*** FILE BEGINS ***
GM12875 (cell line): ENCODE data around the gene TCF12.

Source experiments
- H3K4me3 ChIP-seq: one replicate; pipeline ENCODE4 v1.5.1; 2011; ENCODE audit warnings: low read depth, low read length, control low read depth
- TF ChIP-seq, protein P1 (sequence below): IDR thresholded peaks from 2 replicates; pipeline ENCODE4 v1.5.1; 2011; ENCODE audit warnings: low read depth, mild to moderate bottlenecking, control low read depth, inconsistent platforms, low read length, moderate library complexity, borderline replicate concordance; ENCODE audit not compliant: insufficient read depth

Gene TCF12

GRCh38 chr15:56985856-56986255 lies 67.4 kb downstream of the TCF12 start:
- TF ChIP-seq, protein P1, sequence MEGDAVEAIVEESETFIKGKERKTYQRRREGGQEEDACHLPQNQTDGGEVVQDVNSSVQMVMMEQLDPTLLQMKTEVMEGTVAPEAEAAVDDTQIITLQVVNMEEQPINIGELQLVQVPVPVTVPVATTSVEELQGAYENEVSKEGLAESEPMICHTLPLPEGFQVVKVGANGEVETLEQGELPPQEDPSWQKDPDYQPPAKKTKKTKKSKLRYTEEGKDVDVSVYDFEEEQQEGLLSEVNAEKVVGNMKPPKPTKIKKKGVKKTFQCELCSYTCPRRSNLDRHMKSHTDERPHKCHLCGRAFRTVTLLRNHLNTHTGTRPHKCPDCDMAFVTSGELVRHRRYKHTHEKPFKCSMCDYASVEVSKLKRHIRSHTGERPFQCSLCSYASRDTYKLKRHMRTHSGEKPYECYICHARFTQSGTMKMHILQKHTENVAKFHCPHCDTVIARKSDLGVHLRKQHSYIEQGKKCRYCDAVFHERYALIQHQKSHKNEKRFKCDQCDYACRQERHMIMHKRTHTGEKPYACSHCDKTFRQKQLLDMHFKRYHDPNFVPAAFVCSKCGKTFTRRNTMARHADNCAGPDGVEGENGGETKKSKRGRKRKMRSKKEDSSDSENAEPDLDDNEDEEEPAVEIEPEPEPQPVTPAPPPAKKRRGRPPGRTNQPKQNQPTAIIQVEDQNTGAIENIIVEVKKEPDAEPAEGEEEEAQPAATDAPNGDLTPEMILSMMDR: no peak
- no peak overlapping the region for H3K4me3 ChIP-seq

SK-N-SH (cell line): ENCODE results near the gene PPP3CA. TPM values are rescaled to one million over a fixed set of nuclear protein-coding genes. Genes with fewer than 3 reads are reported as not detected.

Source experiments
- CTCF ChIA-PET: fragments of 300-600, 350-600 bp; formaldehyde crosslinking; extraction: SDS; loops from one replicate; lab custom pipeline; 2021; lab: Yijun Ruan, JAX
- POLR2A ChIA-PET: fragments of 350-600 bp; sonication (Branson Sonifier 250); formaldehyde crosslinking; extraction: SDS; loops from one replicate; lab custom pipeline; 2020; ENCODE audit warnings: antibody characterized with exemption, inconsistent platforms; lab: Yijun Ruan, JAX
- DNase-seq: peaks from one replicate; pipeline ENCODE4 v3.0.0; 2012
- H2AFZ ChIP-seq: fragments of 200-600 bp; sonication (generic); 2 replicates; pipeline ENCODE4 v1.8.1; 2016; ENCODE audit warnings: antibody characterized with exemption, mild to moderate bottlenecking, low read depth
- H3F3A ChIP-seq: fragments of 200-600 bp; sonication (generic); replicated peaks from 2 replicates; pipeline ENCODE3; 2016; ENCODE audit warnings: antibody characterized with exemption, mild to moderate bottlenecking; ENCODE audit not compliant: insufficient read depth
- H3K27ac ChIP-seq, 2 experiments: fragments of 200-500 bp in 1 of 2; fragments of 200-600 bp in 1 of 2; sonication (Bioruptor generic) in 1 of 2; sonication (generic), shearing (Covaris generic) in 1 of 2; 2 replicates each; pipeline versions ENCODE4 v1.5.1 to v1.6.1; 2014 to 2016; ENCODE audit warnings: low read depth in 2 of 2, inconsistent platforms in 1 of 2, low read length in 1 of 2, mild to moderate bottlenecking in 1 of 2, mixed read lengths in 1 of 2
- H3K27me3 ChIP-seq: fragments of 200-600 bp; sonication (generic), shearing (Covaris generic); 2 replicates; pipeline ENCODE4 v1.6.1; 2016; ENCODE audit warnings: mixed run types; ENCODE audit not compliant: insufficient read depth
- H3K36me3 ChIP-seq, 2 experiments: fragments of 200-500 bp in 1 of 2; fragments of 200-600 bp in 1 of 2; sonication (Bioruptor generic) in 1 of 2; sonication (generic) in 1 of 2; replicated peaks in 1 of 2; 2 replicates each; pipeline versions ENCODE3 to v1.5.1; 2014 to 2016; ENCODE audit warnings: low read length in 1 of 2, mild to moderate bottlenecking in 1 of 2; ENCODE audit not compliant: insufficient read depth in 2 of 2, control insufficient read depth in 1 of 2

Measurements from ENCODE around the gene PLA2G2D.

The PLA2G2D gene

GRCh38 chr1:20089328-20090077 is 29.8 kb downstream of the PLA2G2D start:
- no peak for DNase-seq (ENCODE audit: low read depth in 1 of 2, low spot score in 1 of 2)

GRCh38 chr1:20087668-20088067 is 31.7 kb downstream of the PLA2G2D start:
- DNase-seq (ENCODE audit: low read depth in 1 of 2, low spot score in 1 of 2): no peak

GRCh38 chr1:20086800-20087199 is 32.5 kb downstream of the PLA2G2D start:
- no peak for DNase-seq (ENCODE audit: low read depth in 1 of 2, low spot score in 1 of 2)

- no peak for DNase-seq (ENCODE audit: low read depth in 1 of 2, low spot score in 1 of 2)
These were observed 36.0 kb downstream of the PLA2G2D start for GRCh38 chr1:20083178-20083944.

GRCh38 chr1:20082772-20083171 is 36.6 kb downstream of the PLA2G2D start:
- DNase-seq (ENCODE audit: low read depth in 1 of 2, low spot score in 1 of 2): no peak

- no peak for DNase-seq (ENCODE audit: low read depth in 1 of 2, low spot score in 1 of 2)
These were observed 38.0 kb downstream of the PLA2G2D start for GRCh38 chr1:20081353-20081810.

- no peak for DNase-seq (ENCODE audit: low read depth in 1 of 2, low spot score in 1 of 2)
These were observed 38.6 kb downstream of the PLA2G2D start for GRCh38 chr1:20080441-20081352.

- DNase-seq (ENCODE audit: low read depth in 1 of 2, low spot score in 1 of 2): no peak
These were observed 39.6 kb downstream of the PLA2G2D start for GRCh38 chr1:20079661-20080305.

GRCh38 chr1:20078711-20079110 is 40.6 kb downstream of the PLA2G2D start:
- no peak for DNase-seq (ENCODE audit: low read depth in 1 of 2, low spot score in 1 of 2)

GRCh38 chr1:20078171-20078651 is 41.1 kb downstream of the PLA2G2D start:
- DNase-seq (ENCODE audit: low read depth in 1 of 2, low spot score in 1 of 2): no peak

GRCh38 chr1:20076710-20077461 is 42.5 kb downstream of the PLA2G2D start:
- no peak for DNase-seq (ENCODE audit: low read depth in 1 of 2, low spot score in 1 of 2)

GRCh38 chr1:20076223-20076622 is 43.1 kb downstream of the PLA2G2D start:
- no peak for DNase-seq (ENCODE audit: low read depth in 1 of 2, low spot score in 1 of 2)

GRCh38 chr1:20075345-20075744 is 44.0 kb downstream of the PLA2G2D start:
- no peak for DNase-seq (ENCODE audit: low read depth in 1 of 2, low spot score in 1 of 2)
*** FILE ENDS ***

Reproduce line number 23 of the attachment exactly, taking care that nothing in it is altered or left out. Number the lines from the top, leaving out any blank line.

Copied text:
GRCh38 chr1:20087668-20088067 is 31.7 kb downstream of the PLA2G2D start: